Aside from just finishing a tenth season as head judge of his hit cooking competition show this year with Top Chef: Seattle and helming an expanding collection of critically praised restaurants—including the original Craft and newer stand-outs like Colicchio & Sons—renowned culinary world personality Tom Colicchio came to Naples to whip up the ultimate sit-down dinner at what NI anointed “The Party of the Year” for its show-stopping decor, philanthropic roots and surplus of star power. (LeAnn Rimes and British vocal sensation Blake also entertained the 152 guests.) After the final 760th dish was plated, the James Beard legend with five awards under his toque graciously chatted with us about his long-standing ties with our town, his cause célèbre and documentary out now, A Place at the Table, plus catching up with cheftestants after Top Chef and his all-time favorite season.
NI: How did you start your involvement with the Naples Children & Education Foundation (NCEF), which has hosted the annual Naples Winter Wine Festival (NWWF) since 2001?
Very early on I was asked to come down as a chef for the festival. It’s one of many events that we as chefs are asked to do. It seemed right. I liked the format where you’re asked to cook in someone’s home for the vintner dinners. It’s a little more intimate, which is nice. I also knew people who were involved early on—Ann Colgin, Joe Wender. So I agreed to do it, and then a couple of years after that Bob Scott [one of Colicchio’s business partners and a trustee of the NCEF] bought a home down here, and he got involved. I think I’ve done it about four times now in addition to this party tonight.
You are known for giving back. Can you speak more about your philanthropic pursuits and what philanthropy means to you?
I’ve done 30 years of fundraising. I think chefs are always there to help give back. A lot of us feel that. In my case, I didn’t think I’d be in the position of helping people, and it’s hard to say no. I mostly focus on hunger issues. In fact, my wife and I and a business partner have a film out called A Place at the Table.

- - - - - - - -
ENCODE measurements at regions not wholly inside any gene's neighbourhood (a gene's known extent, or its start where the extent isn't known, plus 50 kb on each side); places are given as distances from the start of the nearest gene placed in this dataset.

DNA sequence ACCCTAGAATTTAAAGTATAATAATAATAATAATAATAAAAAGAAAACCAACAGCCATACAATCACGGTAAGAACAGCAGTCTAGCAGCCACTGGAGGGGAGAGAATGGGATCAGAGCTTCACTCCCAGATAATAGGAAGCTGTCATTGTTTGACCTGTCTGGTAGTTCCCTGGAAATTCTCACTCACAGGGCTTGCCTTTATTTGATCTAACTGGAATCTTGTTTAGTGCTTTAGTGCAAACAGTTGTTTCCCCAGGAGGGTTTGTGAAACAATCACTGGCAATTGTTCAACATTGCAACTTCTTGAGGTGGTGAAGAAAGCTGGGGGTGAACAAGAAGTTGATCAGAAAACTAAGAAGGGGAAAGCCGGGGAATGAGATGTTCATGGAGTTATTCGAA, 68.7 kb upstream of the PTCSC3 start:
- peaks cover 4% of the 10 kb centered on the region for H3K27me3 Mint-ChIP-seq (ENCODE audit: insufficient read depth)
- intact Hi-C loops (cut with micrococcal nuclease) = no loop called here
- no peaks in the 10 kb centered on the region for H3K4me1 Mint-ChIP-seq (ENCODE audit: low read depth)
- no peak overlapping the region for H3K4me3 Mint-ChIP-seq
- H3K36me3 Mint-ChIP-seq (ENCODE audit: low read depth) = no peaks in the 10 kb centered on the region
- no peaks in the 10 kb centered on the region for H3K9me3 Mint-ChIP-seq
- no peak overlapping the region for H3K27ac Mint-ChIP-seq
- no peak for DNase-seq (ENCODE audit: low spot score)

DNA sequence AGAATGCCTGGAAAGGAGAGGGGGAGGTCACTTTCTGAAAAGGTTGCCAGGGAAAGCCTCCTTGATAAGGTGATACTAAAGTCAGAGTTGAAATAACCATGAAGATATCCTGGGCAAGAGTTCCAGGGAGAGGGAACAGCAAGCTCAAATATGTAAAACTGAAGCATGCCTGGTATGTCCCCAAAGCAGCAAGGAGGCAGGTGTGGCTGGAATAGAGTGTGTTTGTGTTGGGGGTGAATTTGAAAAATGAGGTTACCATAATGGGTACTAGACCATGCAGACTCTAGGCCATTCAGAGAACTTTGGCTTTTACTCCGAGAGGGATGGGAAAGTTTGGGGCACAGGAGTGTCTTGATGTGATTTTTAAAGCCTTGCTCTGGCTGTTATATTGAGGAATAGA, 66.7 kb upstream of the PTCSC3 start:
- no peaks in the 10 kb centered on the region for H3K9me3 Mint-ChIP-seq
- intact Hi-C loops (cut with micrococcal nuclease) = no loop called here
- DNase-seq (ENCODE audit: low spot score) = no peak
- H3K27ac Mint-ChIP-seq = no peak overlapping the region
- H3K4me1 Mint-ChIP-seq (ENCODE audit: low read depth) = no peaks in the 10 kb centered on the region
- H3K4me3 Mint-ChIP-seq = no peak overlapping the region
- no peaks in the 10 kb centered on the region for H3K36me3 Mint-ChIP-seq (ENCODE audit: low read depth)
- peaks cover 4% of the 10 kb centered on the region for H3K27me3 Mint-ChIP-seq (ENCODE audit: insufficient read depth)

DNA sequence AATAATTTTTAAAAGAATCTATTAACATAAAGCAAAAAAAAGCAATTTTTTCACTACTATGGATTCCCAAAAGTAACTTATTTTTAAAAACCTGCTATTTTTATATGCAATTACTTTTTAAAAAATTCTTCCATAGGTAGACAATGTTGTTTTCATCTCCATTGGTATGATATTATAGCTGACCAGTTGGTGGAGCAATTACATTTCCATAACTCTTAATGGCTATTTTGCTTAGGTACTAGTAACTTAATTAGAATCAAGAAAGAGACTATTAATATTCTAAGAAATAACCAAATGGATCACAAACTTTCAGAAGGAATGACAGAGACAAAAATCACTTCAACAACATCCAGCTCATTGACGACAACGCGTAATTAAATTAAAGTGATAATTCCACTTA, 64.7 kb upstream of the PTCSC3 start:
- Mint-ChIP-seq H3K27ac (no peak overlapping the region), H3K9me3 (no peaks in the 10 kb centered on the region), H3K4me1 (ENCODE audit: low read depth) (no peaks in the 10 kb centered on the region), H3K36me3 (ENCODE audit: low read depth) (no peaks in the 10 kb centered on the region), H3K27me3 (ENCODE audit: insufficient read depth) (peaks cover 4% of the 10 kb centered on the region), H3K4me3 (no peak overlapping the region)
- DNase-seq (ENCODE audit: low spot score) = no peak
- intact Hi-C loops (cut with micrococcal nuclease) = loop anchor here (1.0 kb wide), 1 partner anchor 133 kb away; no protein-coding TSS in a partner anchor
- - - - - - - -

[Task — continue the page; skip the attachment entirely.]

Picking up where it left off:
Can you give our readers a quick run-down?
It was going to be called Hungry in America, but the name changed, and now it’s called A Place at the Table. National distribution started March 1. It focuses on hunger and the fact that 50 million people in this country are food insecure, including 17 million children. It’s a problem. We also feel that we can do all the fundraisers in the world, and you can sit here on a night like tonight and raise $1.2 million for various organizations, which is great, but at some point you have to ask yourself, why is there a need and how do we fix the need? A lot of these issues stem from poverty: How do you fix that, and how do you attempt to fix that? I would love to see a day where we didn’t have to do fundraisers to take care of hunger issues because it was addressed at a core level—a level of why certain foods that are healthy are kept artificially expensive in the marketplace.
That’s the alternative to someone with a low income, to go and feed your kids fast food because they either don’t have the time or resources to go out and buy fresh food, which is more expensive. The idea that a fresh peach costs more than a fast food hamburger is ridiculous when you think about it. We want to shine a light on some of these situations.
That’s part of why we did the film. After 20 years of fundraising and working with a bunch of great organizations like Share Our Strength and various local food banks feeding America, that need keeps growing. And it’s not because people are doing a bad job. You’ve got to look at the root cause of this stuff, and we’re hoping this film will make people look at that.
Was there anything else that influenced how you went about the documentary?
Back in 1969 there was a film that came out. It was a CBS documentary and news program. And after it came out it, since it showed children starving in this country—not a Third World country, this country—the government got together and took action. The different parties got together, and they created the modern safety net. They created WIC [Special Supplemental Nutrition Program for Women, Infants and Children], the food stamp program, and essentially pretty much got rid of hunger. But the ideology changed in the ’80s, and we’re back to where we started. It’s a problem again.